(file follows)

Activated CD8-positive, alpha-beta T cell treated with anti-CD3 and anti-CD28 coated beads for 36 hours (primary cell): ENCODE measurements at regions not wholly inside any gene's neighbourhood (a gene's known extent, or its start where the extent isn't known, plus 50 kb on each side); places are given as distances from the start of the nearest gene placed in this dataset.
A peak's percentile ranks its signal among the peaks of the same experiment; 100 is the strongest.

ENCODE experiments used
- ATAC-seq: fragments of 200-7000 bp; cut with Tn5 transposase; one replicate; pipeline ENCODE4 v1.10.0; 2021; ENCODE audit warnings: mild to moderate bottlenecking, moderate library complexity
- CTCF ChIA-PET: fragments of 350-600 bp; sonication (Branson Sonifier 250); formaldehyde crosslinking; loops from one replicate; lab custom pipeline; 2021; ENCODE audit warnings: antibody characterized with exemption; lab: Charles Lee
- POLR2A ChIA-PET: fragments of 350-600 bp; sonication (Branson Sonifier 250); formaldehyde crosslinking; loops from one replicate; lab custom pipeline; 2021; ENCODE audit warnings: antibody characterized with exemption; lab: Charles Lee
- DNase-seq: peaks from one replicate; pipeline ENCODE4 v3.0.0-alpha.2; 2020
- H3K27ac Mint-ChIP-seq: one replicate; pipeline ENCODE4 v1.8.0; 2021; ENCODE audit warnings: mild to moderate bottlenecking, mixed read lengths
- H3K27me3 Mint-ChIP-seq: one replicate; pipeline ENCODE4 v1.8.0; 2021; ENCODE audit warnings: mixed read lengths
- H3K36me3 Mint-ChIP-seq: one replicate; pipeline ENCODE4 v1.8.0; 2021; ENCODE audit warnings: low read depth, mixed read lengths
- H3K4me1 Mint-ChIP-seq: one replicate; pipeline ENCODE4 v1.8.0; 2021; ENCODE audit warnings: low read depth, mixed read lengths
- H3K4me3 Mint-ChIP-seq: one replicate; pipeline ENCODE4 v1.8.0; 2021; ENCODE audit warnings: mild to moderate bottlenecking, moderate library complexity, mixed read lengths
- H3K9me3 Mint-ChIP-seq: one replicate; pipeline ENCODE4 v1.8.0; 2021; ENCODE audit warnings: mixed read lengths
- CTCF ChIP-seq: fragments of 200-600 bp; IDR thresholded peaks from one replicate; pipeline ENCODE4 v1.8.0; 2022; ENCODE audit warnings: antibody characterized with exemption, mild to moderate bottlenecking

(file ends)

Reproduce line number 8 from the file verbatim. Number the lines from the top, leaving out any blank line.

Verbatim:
- H3K27ac Mint-ChIP-seq: one replicate; pipeline ENCODE4 v1.8.0; 2021; ENCODE audit warnings: mild to moderate bottlenecking, mixed read lengths